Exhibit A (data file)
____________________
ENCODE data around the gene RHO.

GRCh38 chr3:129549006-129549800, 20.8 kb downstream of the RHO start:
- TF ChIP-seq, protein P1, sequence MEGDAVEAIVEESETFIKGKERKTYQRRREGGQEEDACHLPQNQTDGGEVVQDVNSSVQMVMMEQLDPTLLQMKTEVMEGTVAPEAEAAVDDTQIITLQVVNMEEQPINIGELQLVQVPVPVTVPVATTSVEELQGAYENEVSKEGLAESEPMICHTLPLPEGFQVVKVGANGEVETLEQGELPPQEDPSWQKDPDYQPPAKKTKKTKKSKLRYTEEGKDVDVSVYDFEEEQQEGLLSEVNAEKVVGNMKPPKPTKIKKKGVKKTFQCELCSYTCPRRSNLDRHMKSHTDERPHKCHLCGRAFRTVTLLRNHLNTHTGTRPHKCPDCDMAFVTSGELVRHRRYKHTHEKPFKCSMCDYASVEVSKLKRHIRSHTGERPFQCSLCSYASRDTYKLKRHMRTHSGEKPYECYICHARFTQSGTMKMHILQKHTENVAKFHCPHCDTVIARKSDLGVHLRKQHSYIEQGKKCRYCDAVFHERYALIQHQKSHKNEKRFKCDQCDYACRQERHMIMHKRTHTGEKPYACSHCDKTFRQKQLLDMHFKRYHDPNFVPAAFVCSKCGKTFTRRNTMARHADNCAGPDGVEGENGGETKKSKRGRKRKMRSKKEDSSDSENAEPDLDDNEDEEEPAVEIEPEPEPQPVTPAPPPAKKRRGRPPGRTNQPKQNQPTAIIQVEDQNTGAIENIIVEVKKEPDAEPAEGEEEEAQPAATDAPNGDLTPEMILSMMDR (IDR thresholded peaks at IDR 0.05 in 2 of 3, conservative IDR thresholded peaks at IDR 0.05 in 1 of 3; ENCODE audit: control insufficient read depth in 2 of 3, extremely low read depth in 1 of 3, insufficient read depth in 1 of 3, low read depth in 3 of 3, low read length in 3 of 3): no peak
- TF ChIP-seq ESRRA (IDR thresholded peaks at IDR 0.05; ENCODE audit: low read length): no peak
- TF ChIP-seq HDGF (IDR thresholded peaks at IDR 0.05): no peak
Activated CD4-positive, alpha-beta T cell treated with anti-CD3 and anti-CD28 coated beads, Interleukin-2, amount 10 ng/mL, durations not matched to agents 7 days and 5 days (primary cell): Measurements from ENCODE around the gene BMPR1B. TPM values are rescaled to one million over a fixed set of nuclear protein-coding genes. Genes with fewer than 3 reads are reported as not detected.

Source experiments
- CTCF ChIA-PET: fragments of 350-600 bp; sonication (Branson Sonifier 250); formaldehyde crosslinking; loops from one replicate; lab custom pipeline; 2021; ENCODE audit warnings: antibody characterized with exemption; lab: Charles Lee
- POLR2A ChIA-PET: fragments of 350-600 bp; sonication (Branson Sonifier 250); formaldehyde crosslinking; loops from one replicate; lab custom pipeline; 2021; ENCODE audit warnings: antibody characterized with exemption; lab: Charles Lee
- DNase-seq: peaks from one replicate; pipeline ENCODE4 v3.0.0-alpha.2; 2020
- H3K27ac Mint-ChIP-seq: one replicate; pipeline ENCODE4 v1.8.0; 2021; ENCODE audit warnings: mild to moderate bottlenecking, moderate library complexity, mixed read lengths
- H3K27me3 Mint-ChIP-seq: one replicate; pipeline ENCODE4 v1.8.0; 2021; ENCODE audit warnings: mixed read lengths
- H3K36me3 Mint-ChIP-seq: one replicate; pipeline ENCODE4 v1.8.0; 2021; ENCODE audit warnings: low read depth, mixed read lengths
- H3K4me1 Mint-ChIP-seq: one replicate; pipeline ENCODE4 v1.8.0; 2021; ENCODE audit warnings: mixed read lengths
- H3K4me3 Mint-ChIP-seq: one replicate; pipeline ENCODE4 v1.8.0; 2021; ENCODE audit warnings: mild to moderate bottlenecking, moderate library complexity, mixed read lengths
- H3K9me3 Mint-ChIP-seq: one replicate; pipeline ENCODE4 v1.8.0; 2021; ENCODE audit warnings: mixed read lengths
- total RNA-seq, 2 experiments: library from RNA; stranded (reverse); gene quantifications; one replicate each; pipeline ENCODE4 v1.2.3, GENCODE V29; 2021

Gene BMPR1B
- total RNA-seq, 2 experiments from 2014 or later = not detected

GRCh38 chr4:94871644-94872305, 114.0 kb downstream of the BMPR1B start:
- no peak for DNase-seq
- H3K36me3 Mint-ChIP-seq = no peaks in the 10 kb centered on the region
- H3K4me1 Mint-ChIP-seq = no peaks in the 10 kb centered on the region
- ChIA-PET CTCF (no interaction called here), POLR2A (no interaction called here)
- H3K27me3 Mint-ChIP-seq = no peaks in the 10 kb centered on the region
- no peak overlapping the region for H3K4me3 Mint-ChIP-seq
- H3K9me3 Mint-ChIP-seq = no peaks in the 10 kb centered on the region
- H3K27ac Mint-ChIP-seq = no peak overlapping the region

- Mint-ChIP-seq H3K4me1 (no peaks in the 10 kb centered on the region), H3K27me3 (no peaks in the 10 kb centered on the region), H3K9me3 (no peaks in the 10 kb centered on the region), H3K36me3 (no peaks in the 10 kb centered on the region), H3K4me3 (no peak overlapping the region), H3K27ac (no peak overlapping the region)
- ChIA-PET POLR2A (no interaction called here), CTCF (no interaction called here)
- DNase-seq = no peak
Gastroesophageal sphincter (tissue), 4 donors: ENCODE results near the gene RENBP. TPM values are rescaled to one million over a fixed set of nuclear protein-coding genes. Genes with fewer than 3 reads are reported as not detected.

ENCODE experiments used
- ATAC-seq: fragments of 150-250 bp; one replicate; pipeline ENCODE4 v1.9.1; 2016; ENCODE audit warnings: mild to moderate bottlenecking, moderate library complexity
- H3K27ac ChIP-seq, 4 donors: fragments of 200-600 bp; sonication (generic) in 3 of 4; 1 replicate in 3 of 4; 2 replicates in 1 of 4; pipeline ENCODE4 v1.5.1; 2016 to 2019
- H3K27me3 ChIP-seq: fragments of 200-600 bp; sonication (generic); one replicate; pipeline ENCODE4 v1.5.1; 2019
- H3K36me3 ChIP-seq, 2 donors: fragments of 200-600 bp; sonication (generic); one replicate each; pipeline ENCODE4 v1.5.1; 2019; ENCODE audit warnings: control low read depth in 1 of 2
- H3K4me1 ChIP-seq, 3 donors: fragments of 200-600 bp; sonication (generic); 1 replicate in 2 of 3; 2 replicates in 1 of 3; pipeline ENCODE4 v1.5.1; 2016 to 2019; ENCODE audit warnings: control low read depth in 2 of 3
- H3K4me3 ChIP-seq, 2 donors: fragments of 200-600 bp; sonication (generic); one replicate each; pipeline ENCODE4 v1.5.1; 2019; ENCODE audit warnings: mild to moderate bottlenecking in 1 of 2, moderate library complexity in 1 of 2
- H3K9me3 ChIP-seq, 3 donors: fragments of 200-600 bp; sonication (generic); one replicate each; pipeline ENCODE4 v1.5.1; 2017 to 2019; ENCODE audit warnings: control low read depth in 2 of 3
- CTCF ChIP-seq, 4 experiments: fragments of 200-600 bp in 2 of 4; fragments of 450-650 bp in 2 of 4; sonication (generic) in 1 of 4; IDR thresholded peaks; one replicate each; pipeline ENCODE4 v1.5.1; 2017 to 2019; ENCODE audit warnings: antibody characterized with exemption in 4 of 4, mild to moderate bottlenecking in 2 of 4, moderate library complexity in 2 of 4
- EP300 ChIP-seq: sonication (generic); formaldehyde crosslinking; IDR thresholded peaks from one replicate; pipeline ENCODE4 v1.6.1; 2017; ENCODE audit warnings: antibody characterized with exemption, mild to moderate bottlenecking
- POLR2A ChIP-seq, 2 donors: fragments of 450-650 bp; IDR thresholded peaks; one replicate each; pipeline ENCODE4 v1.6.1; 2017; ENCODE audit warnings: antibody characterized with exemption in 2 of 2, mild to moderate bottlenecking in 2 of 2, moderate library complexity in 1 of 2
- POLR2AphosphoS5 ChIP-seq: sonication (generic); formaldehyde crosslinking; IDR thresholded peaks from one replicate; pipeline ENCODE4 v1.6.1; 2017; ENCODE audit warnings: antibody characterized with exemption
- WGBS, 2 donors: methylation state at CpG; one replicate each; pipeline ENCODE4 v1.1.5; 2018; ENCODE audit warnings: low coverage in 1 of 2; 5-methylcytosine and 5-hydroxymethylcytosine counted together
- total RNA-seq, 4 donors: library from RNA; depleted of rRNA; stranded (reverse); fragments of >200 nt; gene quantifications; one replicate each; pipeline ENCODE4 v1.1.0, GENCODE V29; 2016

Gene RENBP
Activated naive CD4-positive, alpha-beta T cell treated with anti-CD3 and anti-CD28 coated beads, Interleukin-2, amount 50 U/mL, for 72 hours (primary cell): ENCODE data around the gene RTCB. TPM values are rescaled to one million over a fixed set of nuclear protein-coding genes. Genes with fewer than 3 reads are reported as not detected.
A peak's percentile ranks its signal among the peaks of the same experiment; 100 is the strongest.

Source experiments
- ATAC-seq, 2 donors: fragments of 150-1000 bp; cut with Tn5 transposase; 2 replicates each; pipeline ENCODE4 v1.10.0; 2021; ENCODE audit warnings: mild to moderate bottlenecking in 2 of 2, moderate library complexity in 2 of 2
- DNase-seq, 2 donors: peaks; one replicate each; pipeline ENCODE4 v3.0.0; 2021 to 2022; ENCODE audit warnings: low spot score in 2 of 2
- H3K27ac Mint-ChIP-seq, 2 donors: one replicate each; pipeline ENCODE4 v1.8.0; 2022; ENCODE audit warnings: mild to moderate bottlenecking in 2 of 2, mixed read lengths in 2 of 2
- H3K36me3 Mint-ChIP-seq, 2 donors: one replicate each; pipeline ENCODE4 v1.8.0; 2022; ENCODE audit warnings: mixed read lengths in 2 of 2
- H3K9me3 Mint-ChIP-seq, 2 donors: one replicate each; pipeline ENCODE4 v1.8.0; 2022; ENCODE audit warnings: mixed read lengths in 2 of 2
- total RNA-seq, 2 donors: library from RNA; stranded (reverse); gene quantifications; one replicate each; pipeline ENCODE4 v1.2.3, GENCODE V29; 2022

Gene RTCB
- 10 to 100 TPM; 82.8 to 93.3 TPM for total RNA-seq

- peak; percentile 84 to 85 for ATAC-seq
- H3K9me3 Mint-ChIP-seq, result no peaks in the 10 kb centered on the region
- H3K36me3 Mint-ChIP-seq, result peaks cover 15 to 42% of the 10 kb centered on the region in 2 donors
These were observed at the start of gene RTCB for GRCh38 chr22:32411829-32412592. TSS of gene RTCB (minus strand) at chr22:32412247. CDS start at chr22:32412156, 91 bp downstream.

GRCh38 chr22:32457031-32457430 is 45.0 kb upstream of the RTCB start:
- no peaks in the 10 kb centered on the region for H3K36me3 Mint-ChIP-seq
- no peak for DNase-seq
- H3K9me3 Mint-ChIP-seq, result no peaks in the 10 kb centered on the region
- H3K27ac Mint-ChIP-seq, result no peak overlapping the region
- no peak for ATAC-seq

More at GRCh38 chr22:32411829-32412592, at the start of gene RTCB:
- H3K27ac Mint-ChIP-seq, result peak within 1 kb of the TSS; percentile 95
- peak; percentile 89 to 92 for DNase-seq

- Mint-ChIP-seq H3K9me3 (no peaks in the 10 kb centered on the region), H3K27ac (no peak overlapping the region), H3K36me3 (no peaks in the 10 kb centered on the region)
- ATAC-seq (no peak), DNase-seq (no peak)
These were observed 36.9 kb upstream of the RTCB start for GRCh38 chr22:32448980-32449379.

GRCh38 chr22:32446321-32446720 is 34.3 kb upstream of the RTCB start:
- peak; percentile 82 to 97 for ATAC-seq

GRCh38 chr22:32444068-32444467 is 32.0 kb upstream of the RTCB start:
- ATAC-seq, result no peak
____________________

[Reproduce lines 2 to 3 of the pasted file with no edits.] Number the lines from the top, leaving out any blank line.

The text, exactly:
GRCh38 chr3:129549006-129549800, 20.8 kb downstream of the RHO start:
- TF ChIP-seq, protein P1, sequence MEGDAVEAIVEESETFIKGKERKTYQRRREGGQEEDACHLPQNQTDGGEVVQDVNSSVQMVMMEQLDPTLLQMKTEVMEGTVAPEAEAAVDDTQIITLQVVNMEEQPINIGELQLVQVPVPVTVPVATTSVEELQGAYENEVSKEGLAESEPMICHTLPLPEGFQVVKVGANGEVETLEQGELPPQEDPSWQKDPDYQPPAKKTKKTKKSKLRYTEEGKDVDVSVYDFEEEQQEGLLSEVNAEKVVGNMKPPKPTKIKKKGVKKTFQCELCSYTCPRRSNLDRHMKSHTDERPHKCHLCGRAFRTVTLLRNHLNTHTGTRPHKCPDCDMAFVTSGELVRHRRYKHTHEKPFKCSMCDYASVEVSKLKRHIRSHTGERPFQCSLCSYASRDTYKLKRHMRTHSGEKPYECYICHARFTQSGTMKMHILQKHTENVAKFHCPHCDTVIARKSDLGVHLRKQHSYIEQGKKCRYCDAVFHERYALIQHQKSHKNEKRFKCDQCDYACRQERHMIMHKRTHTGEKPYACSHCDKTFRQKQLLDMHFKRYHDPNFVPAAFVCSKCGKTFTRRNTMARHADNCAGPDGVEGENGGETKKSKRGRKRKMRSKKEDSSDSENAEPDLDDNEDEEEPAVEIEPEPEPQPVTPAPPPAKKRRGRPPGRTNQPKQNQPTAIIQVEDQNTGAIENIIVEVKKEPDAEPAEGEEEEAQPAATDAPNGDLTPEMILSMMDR (IDR thresholded peaks at IDR 0.05 in 2 of 3, conservative IDR thresholded peaks at IDR 0.05 in 1 of 3; ENCODE audit: control insufficient read depth in 2 of 3, extremely low read depth in 1 of 3, insufficient read depth in 1 of 3, low read depth in 3 of 3, low read length in 3 of 3): no peak